Staff at Companies House Edinburgh and AIB will be able to advise you on general matters, but if you are considering liquidation or insolvency proceedings you should seek the advice of an insolvency practitioner or the Insolvency Service (telephone Insolvency Service Enquiries 0845 602 9848).

Complaints about the conduct of a licensed insolvency practitioner can be made through the single Complaints Gateway.

2. Where do I get forms and guidance?

This is one of a series of Companies House guidance, which provide a simple guide to the Companies Act.

On request, we can also provide guidance on related legislation. Titles include: 'Oversea Companies' (GPO1), 'Limited Partnership Act' (GPO2), 'European Economic Interest Groupings' (GPO4), and 'The European Company: Societas Europaea (SE)' (GPO6).

All statutory forms and guides are available free of charge from Companies House. The quickest way to get them is through our website or by telephoning 0303 1234 500.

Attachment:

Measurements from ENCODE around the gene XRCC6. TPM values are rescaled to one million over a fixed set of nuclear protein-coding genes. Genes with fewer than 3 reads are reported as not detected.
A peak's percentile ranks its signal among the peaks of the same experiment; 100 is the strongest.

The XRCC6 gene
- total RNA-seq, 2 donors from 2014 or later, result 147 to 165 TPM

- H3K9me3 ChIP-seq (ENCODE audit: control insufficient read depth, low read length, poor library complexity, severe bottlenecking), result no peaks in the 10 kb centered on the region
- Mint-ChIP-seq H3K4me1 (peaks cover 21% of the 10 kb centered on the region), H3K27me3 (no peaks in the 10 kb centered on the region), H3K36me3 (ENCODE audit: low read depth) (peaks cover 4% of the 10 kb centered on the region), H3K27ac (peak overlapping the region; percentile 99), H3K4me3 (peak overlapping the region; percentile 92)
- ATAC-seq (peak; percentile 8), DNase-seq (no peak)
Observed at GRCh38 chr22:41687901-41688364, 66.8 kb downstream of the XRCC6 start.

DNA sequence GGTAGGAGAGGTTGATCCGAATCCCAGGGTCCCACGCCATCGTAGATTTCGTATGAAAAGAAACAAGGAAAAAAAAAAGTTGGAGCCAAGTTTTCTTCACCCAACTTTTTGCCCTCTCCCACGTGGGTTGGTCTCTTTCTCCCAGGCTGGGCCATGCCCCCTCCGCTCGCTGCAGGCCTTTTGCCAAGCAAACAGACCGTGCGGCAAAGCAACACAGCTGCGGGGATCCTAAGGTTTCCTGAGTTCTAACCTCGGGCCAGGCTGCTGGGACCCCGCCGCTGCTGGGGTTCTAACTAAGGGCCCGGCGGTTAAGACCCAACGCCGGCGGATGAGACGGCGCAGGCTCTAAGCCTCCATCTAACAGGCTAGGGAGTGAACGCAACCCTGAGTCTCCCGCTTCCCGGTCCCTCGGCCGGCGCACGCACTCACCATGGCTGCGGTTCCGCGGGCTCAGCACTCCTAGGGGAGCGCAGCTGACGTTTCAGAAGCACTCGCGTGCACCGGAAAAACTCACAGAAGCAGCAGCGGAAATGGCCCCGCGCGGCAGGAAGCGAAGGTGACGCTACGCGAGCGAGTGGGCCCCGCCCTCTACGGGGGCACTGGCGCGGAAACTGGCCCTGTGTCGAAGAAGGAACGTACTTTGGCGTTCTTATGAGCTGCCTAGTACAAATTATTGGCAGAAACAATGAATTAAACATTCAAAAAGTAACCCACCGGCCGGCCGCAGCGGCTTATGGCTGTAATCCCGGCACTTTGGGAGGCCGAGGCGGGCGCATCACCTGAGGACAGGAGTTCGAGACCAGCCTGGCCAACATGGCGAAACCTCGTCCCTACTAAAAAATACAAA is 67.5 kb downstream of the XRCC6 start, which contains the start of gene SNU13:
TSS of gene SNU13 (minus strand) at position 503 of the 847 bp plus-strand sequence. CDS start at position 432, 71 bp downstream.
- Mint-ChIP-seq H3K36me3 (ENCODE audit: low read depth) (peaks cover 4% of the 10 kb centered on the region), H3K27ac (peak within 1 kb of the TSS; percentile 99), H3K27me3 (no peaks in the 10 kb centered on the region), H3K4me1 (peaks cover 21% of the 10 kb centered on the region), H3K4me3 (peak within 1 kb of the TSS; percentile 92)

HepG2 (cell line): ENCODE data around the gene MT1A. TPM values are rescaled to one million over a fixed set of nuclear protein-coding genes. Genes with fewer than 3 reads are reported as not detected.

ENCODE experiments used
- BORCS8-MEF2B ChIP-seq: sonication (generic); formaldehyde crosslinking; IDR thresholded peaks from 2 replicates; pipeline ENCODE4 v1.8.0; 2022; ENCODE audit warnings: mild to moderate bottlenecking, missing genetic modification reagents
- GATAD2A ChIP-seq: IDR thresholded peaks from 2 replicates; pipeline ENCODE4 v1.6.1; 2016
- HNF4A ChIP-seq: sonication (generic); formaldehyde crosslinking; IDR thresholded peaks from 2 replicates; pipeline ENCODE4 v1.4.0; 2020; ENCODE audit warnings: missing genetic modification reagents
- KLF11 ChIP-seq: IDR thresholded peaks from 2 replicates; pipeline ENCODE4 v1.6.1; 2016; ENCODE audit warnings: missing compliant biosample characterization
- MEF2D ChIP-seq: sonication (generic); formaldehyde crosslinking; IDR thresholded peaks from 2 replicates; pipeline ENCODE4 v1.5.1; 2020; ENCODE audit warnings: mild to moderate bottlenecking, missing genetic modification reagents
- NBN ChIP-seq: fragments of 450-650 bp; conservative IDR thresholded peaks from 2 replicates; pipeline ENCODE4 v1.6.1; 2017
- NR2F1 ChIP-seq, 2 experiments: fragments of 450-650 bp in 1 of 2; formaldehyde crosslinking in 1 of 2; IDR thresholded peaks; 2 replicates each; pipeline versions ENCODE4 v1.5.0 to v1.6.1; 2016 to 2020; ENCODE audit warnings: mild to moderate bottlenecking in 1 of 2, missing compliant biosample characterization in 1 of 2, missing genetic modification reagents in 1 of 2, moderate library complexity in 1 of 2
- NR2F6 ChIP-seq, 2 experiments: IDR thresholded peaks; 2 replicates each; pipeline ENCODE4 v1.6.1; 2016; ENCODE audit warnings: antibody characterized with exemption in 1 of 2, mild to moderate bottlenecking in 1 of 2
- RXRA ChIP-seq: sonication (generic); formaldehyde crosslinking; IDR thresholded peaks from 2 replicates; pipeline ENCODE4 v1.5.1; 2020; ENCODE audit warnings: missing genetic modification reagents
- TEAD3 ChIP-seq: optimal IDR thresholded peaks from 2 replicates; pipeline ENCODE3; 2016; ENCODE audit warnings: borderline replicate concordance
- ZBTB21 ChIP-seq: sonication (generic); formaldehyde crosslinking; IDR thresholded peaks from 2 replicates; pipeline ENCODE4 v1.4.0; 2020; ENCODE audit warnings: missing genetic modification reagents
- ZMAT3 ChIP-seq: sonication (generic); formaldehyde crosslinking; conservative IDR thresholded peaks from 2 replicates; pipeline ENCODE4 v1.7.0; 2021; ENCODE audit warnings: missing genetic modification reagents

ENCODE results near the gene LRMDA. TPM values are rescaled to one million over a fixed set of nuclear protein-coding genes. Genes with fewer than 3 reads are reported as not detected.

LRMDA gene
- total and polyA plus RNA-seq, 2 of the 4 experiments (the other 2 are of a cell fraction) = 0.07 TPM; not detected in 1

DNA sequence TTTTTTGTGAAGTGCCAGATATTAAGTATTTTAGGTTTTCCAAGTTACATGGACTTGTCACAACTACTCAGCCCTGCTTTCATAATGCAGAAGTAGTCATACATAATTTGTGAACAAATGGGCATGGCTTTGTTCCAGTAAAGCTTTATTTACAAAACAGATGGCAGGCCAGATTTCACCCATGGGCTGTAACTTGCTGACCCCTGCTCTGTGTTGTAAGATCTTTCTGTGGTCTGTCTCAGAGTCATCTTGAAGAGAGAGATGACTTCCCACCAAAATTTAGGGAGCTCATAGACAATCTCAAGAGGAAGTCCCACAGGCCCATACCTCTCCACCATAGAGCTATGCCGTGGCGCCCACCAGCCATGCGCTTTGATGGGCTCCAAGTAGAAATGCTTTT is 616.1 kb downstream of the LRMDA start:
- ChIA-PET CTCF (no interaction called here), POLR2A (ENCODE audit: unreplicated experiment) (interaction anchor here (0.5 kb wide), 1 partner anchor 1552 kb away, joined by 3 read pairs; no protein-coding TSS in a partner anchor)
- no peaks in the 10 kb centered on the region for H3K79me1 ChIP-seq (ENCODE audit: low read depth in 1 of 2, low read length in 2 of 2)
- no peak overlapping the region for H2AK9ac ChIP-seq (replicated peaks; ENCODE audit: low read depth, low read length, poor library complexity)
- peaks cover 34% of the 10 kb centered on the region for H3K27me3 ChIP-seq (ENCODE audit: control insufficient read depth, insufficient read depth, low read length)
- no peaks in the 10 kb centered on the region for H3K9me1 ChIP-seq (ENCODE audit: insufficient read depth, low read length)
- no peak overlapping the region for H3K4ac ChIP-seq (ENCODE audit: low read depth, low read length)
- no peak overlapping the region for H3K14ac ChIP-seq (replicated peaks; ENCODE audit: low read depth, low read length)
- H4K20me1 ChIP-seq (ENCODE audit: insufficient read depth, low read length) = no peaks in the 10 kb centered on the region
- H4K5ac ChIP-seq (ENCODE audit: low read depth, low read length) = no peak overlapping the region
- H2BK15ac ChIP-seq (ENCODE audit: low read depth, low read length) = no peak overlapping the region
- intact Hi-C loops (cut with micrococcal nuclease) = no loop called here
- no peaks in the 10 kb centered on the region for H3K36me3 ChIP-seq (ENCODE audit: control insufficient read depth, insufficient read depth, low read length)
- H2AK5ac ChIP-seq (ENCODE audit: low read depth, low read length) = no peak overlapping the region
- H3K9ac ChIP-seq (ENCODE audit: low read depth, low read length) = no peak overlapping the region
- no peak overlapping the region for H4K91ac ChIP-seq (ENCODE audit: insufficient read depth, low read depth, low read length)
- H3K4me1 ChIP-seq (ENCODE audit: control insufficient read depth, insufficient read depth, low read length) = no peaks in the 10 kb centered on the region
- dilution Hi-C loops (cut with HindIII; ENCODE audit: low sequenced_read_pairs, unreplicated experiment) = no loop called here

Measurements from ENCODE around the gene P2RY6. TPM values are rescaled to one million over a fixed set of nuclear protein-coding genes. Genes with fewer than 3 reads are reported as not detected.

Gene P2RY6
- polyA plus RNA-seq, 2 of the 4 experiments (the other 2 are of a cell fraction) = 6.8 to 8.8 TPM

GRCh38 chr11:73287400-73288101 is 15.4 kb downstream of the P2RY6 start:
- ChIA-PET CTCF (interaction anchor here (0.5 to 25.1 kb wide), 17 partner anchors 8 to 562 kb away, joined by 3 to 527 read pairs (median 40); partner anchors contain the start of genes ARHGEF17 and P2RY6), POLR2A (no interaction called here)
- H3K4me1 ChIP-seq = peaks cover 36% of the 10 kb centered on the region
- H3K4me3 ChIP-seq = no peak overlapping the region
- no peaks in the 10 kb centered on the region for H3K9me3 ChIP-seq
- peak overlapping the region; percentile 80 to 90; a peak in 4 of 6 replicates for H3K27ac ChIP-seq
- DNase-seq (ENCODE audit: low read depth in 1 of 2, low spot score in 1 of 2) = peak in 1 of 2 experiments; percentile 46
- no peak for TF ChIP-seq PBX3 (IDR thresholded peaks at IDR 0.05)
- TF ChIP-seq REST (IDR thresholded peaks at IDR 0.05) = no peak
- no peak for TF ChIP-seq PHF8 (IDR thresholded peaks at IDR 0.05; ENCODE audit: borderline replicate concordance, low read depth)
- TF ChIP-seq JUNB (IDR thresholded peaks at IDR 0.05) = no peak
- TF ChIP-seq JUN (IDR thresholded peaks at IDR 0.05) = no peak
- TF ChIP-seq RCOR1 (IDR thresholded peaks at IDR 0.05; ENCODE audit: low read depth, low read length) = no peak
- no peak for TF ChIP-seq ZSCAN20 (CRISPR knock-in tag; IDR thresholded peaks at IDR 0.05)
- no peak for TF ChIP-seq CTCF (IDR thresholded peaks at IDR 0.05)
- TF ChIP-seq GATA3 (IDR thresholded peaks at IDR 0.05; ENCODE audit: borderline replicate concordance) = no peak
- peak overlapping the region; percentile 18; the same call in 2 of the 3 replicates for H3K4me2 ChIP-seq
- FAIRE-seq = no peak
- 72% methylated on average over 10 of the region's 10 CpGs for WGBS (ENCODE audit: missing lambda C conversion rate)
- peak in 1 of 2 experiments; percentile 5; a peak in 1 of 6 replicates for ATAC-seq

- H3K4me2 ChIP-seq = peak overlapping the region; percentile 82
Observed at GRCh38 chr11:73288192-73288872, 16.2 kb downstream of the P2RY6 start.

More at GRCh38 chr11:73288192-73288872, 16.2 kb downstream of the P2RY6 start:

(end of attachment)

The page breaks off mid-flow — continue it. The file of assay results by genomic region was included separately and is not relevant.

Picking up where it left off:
Certain forms as mentioned previously in the text can be obtained from Companies House. Forms can also be obtained from the Accountant in Bankruptcy or from company law stationers. A list of company law stationers can usually be found in Yellow Pages.

3. How do I send information to the Registrar of Companies for Scotland?

  • Documents, including court orders, should display the correct company name and registration number, where appropriate
  • Companies House Edinburgh will only acknowledge receipt if you provide a stamped addressed envelope
  • You should supply documents in portrait format (that is, with the shorter edge across the top)

Documents may be delivered by post, by hand (personally or by courier) or by the Document Exchange Service or by Legal Post (LP).

The relevant addresses are:

The Registrar of Companies
Companies House
Fourth Floor
Edinburgh Quay 2
139 Fountainbridge
Edinburgh EH3 9FF
or
LP - 4 Edinburgh 2 (Legal Post)
or

DX ED235 Edinburgh 1
The Accountant in Bankruptcy
Pennyburn Road
Kilwinning
KA13 6SA

www.aib.gov.uk

Please note: Companies House does not accept any statutory documents by fax, PDF (except for electronically filed certified copies of charge instruments) or by email.